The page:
Here are some indie nibbles to go with the pain of the Monday after a holiday:
  • Norway is about to send some psychological horror our way, in the form of Cold Prey. The Hollywood Reporter has posted that Leomax Entertainment has picked up the North American rights to the film, and will give it a limited theatrical run before it hits DVD via Anchor Bay. The movie deals with a group of college friends who go snowboarding. When a storm hits, they take shelter in an abandoned ski lodge -- one that puts them face to face with an axe-wielding killer. According to SIFF, it's got all the basics -- sex, tension, and horror. Unlucky buggers. It's one thing to get chased by a psycho at summer camp, where at least you have good weather to soften the blow, it's another to have to deal with it in a winter storm.
  • Over in the UK, news is brewing over story about racism in west London. The BBC reports that Bipasha Basu and Arshad Warsi, who were filming the just-released Dhan Dhana Dhan Goal in the area, said that a few white men in a car threw a bunch of racist insults at the Bollywood actors. Warsi says: "A car stopped with a couple of white guys. They just lashed out at us and totally gave us their point of view. It's the first time I've experienced this." How classy. Maybe the pair can go hang out with the jerks from Borat.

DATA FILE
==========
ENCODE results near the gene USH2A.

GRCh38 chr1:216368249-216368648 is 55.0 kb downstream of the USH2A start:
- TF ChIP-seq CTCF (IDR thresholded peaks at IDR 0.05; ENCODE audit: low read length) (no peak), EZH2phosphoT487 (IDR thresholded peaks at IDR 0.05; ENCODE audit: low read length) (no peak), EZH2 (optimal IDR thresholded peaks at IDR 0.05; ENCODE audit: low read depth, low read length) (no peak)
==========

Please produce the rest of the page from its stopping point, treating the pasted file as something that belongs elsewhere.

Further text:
• Finally, the Thessaloniki International Film Festival just wrapped, and Variety reports that the main Golden Alexander prize (which is accompanied by a check for 37,000 Euros) went to Cai Shangjun's Chinese father-son drama called The Red Awn. The film is about a man who goes back to his hometown and is faced with one heck of a surprise -- he's officially dead. This award isn't a bad start for first-time director Shangjun, who got his start penning the films Spicy Love Soup, Shower, and Sunflower. Other Thessa winners include a jury award for PVC-1and a directorial award for Estonian director Veiko Ounpuu.